For RHP addons...
    19 Jan '08 12:33
    Originally posted by wittywonka
    Learning tactics, I never relied on one book in particular; I read a handful of more chess introductory books and online websites. Then I played hundreds of games.

    As for strategy, it was a pretty gradual learning experience, too, but I eventually bought Winning Chess Strategies by Yassir Seirawan and most of my knowledge of chess strategy come ...[text shortened]... edness; I really haven't read that many books, so I don't know what I need or want to buy.
    Then, definitely buy Understanding Chess Tactics. A primer for that might be Winning Chess Tactics, but you may not learn a whole pile from that.

    Silman's Reassess your Chess is a great follow on read to Winning Chess Strategies.

    D
  7. Standard member wittywonka
    Chocolate Expert
    19 Jan '08 12:38
    Originally posted by Ragnorak
    Then, definitely buy Understanding Chess Tactics. A primer for that might be Winning Chess Tactics, but you may not learn a whole pile from that.

    Silman's Reassess your Chess is a great follow on read to Winning Chess Strategies.

    D
    Alright, I'll look into it. Much appreciated.
  8. Standard member wittywonka
    Chocolate Expert
    19 Jan '08 12:44 / 1 edit
    Originally posted by scandium
    ...these books were considered among the definitive books on strategy in their day though, and all 3 have stood up well to the test of time...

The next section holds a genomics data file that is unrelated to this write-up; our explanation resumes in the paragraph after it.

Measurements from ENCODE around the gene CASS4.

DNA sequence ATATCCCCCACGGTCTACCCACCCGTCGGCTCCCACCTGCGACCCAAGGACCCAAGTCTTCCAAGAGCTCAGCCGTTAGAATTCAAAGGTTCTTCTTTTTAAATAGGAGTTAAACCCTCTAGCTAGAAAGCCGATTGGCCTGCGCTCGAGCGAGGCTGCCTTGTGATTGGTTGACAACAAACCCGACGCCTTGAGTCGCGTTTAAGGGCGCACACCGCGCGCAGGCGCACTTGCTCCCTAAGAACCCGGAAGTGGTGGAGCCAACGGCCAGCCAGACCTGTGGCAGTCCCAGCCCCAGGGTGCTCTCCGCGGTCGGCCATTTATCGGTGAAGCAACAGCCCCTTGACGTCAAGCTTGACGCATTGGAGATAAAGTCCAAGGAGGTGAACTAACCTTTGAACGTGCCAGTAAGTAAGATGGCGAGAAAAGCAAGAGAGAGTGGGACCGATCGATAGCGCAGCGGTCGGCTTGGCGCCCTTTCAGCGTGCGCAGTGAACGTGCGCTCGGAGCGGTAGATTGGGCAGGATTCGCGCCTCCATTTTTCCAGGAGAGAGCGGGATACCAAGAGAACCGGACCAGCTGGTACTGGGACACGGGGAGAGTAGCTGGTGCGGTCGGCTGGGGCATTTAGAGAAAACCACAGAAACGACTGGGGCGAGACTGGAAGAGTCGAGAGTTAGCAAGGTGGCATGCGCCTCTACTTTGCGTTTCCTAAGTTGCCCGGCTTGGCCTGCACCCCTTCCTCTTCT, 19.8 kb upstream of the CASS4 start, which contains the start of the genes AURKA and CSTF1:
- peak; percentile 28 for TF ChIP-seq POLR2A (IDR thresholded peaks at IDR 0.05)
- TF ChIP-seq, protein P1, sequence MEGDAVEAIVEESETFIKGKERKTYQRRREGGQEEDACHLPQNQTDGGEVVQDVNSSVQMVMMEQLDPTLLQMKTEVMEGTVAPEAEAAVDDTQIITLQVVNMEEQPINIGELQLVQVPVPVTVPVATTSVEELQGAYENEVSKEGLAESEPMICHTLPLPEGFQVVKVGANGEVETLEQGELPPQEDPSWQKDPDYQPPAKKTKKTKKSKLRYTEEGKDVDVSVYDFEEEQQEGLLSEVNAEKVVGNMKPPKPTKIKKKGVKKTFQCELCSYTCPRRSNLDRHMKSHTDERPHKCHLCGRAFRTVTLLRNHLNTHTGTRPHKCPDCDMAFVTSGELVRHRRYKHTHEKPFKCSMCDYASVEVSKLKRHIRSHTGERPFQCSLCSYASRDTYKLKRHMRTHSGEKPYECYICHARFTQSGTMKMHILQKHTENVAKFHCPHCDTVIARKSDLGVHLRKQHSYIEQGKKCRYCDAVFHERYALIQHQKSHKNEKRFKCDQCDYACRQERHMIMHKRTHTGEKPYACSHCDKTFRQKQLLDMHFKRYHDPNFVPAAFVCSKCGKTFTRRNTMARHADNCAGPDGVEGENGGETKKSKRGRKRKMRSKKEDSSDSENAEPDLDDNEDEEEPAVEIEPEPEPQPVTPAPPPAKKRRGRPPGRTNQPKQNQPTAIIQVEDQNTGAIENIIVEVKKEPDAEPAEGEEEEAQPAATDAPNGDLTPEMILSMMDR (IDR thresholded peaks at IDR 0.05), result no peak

I looked them up on Amazon, and a few of the review writers felt the complete opposite about that; one even reccommended a companion to My System that was supposedly a list of improvements since.

    But again, with a companion, I might look into buying them together.

    I appreciated the advice.
  9. 19 Jan '08 12:49
    Originally posted by wittywonka
    In looking for an area to focus additional chess study, I'm not sure I know what I should do in terms of "studying" tactics and strategy. Seeing as I know the basic tactical elements of chess (forks, pins, skewers, x-ray attacks, deflection, windmill, etc.) and the basic strategic elements of chess (knight outposts, open bishop diagonals, o ...[text shortened]... rs' games?

    In short, how does one go about advanced tactics and strategy "study"?
    Averbakh's "Chess Tactics for Advanced Players," will give you a lot of the theory of attacking play. The whole premise of the book is that the key to tactics is the double attack. He progresses backwards from conducting successful attacks, to maneuvering to get these positions.